…The modeling of beaches for coastal engineering takes the cake for the worst of the bunch. There is not the slightest public recognition of problems with the models, and the models are so tightly bound up with politics that the answers are essentially useless, except to those whose purposes are served by inaccurate answers. Fudge factors are routinely used, looking back to learn from the past is simply not done, and most practitioners remain blissfully unaware of, or at least uncaring about, model weaknesses. The problem is amplified because engineers who use the models are rarely specialists in sedimentary geology, and they fail to appreciate the model's detachment from reality…
Clearly inflated and overstated to make the point, a thread of truth runs through the paragraph regarding political overtones, calibration, verification, validation, sensitivity, and caveats about model weaknesses. The perceived gap between engineers and sedimentary processes in some cases may be real, but in other situations, the contrary holds sway where some engineers make very good sedimentologists. There are always examples of inappropriate model application, running of models by those who may not be fully qualified in aspects of the discipline that they are trying to quantitatively approximate, and use of models by users who are not fully aware of assumptions and limitations of the model. This will most likely always be the case, and the situation essentially boils down to one of degree of excess, an aspect of the relative pervasiveness of the problem.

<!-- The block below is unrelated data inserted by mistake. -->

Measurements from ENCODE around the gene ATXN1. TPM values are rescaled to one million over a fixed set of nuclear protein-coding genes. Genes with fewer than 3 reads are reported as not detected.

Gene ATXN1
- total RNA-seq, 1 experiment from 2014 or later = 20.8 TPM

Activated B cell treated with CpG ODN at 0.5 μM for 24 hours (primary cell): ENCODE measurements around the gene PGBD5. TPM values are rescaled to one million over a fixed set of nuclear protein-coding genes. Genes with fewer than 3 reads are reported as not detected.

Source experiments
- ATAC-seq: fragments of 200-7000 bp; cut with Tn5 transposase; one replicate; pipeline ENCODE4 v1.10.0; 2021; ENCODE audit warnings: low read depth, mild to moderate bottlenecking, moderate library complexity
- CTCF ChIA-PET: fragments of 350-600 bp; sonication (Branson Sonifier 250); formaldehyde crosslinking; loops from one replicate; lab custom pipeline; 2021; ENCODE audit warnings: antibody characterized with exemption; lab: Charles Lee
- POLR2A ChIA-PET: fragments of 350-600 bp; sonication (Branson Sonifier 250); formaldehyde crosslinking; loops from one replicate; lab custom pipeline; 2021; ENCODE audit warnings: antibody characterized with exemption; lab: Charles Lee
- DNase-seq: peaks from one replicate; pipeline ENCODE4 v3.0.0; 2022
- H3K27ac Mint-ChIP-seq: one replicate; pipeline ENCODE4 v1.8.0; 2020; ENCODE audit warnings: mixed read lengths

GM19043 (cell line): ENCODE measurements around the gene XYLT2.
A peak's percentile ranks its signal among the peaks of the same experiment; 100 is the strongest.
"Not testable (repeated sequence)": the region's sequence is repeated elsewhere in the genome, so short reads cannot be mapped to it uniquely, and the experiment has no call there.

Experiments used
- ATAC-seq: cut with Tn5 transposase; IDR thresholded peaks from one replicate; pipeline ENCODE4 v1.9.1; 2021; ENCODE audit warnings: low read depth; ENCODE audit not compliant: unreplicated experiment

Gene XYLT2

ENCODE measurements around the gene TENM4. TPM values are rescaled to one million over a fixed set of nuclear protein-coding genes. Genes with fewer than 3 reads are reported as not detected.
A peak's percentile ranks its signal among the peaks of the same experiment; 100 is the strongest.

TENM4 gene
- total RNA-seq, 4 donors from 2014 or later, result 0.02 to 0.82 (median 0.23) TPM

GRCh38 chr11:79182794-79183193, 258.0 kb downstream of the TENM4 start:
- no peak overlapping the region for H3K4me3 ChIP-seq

Close reading of the offending pages indicates a degree of unfamiliarity with some of the more recent numerical modeling packages, but these quibbles are minor. Contrary to the kind of thing that the authors suggest is the rule, the recent process-based morphodynamic area models are exemplary because they actually take into account changing morphologies (including sediment transport and biogeomorphological interactions) with time (time-integrated effects), and subsequent iterations reset the morphological stage prior to each sequential analysis. These kinds of morphodynamic models thus give more realistic computed two- and three-dimensional development when compared to measured development of coastal features, both natural (e.g., eddies, deltas) and human-induced (e.g., dredge pits, trenches). For the most part, however, father and daughter correctly home in on weaknesses inherent to numerical models. Although all numerical models retain weaknesses in the sense that they are approximations (simplifications) of nature, it is not expected that models should be perfect representations. This is an impossibility, and part of the idea is to develop a tool that can be used to acquire a reasonable or usable answer to a complex problem. Approaches to solutions of the problems in coastal science that are attacked in this book (e.g., predictions of longevity of renourished beaches, impacts of sea-level rise, application and veracity of the Bruun Rule) are indeed complex, and so are the models. The essential point that I read into the Pilkey complaints about model use is that some (most, many) users often neglect to present or discuss the limitations of the models they use and most often do not explain the simplifying assumptions upon which the models are based. Entrained in this oversight is also the tendency to project the notion that model results are "the answer" and that everything else (including common sense) is to be ignored at one's peril. The problematic notion here is that model results can be unquestionably relied upon, which explicitly suggests that the results of mentation by other means are unacceptable in the decision-making process. The realization that the thrust of the Pilkey intrusion into hallowed realms was altruistic and not vindictive decreased my propensity toward dualistic approaches to problem solving and increased my appreciation of nonlinear thinking as it freed me from the confines of the Aristotelian paradigm.